(con't at the link)
New Hampshire Cold Case Unit
01-27-2015, 12:24 AM #8
Cause, coordination — and funding — are key to solving Maine’s cold cases
Dec. 31, 2014.
By The BDN Editorial Board,
Posted Jan. 05, 2015, at 11:02 a.m.
There’s a lingering list in Maine with about 120 names that belong to the victims of homicides that have gone unsolved. Some have been on there for decades.
Politicians of all stripes have united around the cause of clearing those cases and delivering justice for the murder victims’ family members.
Lawmakers in the past have supported forming an investigative unit dedicated to solving cold cases, but the move has amounted to a feel-good measure because they haven’t backed it up with the necessary funding. A cold case measure will likely be back before the Legislature this year with a proposal to use state funds to start it up.
If lawmakers agree it’s a priority, they should consider a number of measures to make it more likely the unit will offer taxpayers a return on their investment they wouldn’t otherwise realize. With funding scarce, they’ll likely also need to decide on which budget areas will see fewer resources as a result. A cold case unit would cost about $500,000 to start up and then require more than $400,000 in funding annually.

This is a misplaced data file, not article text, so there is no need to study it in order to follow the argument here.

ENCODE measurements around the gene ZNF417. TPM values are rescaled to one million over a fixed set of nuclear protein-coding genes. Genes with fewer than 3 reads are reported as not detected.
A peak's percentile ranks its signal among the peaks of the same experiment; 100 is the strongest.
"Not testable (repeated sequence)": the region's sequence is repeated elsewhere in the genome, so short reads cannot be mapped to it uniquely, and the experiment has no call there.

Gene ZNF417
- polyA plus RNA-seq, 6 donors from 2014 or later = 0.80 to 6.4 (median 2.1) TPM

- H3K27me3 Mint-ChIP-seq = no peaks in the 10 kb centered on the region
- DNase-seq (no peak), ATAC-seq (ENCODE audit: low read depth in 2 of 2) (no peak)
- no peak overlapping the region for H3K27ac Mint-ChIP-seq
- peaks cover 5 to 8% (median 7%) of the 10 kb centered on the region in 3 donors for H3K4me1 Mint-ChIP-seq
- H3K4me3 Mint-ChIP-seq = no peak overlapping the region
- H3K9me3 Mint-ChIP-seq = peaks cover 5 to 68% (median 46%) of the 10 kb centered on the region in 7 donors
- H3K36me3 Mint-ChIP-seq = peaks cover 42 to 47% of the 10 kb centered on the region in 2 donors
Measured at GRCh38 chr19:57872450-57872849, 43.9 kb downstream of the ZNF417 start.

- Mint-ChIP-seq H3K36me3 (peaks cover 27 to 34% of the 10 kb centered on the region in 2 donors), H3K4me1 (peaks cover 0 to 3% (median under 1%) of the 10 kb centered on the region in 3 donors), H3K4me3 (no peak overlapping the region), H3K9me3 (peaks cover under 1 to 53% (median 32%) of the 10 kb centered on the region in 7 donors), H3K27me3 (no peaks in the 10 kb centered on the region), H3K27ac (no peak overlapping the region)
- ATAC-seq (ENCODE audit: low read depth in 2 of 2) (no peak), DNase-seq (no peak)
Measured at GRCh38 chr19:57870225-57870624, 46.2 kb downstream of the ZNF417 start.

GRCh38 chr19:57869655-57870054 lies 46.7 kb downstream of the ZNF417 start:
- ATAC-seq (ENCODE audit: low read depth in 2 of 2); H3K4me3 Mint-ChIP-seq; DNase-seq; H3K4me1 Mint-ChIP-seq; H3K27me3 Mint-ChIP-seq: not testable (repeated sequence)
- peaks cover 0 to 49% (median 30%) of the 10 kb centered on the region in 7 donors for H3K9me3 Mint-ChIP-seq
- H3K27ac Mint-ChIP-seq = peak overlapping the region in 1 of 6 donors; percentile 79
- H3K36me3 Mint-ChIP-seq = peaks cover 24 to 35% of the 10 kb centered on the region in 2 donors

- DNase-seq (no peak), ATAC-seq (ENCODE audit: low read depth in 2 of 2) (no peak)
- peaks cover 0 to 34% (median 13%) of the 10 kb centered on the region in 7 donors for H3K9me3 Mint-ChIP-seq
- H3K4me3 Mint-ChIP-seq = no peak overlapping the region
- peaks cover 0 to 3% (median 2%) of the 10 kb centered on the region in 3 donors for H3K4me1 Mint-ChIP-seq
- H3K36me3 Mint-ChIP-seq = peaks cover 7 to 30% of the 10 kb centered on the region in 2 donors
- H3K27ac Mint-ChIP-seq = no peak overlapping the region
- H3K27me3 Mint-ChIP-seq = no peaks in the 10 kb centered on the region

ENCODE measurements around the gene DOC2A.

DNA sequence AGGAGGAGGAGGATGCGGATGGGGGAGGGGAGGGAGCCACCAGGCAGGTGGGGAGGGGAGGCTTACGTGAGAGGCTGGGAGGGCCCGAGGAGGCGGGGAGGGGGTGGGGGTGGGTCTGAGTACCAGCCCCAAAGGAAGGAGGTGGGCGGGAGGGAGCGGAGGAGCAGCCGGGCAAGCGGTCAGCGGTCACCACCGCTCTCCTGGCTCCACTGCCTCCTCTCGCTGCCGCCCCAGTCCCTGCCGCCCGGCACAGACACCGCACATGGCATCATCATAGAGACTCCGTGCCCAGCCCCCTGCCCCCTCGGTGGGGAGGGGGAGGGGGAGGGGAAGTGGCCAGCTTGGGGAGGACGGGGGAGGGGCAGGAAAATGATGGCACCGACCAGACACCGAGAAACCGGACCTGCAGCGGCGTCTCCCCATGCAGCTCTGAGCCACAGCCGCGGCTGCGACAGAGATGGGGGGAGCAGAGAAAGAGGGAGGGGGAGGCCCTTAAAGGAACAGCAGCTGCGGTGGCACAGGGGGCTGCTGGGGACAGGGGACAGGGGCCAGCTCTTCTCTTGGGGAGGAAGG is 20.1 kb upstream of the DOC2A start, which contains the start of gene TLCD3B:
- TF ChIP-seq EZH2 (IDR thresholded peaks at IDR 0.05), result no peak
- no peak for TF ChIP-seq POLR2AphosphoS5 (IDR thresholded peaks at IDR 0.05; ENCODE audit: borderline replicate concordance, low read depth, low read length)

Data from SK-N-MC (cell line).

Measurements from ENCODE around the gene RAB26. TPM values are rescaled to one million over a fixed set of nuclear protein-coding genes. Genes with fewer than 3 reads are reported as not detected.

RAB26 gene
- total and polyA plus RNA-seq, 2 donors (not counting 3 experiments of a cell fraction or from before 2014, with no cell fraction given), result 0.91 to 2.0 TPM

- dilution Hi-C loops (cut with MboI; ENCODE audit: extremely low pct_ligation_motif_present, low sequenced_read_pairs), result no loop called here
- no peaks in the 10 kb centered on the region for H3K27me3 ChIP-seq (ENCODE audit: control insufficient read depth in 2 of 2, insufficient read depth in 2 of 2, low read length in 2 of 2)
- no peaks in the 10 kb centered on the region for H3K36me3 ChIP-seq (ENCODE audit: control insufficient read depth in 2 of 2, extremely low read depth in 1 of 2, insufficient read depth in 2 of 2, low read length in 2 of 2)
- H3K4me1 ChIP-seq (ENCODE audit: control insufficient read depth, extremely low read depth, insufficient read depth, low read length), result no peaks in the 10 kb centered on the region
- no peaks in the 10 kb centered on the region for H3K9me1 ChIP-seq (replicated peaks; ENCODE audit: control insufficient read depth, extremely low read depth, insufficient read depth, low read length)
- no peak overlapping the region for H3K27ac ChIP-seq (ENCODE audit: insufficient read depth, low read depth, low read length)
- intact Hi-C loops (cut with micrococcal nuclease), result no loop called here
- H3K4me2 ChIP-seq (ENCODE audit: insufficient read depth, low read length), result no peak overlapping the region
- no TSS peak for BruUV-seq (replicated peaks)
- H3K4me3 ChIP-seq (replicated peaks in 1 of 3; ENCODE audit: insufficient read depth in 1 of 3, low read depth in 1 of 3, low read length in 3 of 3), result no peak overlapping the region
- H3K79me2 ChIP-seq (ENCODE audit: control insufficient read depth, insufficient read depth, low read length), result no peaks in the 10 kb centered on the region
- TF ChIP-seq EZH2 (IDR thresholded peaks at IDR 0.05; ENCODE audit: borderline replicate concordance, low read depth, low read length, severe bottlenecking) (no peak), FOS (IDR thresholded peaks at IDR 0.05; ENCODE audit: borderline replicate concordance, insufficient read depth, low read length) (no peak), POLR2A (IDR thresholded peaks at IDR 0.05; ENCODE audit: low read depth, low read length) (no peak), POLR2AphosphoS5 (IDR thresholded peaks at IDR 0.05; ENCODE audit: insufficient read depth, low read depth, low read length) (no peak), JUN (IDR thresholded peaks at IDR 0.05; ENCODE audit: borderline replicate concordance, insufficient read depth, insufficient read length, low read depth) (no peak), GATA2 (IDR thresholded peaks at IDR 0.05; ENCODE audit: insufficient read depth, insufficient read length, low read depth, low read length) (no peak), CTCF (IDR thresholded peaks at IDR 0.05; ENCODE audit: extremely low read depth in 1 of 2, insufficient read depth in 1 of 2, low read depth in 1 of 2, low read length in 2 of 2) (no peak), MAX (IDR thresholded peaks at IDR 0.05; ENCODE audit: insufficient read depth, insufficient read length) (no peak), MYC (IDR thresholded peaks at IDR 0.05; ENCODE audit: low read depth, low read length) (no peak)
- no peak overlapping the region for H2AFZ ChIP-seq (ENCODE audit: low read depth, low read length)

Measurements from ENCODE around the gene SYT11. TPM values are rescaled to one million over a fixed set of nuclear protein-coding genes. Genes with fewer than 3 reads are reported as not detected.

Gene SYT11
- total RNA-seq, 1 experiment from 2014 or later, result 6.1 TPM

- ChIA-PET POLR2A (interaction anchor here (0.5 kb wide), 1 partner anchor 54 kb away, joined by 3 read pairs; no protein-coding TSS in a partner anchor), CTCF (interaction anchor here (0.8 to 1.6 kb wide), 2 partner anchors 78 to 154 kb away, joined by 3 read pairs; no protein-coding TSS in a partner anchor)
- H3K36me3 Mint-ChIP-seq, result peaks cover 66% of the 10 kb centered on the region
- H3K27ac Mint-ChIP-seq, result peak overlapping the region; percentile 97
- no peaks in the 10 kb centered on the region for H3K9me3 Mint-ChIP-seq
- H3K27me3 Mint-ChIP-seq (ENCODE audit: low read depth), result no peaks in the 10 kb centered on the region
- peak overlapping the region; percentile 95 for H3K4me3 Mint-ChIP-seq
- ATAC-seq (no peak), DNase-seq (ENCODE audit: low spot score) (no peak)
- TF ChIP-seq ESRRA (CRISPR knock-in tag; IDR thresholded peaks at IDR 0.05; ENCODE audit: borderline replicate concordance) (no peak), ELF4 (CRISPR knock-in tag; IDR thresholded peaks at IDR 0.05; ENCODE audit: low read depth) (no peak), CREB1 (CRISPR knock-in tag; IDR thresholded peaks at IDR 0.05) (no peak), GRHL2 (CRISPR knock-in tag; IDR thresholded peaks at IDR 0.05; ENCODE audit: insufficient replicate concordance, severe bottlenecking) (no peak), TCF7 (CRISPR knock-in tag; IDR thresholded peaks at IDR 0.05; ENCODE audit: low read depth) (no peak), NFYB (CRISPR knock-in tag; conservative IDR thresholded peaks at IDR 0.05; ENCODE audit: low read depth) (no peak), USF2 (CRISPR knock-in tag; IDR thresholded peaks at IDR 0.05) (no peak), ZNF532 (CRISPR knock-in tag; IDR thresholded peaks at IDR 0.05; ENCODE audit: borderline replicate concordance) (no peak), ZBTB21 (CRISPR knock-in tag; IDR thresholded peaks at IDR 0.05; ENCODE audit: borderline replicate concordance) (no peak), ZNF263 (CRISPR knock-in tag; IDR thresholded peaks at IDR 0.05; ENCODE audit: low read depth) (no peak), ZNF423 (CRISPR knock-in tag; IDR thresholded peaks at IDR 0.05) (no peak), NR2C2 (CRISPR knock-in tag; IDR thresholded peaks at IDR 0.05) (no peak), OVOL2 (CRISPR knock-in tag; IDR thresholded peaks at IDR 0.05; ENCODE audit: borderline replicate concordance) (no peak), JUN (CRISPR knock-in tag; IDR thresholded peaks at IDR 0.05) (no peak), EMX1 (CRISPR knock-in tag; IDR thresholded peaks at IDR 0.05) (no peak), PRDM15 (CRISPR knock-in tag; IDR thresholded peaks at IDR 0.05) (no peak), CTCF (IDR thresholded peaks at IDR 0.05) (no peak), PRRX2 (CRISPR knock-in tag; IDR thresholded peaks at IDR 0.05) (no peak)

(cont. at the link)
Maine State Police - Unsolved Homicides
01-27-2015, 12:27 AM #9
Civil rights era cold cases slow to resolve Decades-old leads have dried up
Published Sunday, January 11, 2015 3:52 pm
by Florida Courier
In 2007, at the urging of civil rights activists, Congress passed the Emmett Till Unsolved Civil Rights Crimes Act that was named for 14-year-old Emmett Till, a Chicago youth who, in 1955, was brutalized and killed by racists in Money, Miss. after he whistled at a white woman.
At a panel discussion Dec. 9 at Washington, D.C’s National Press Club, relatives of civil rights murder victims described their efforts to see done for their loved ones. The event was sponsored by the Cold Case Justice Initiative of the Syracuse University College of Law, one of a handful of university-based programs where law students investigate civil rights murders.
“For years, I didn’t know anything about what happened. I guess my mom didn’t want us to know what went on because we still live in that town,” said Darlene Morris-Newbill, 41, whose great grandfather, Frank Morris, died after he was set on fire by racists in Ferriday, La., in 1964. The case was investigated by the CCJI and turned its research over to the Department of Justice, which said it was unable to determine or prosecute a culprit.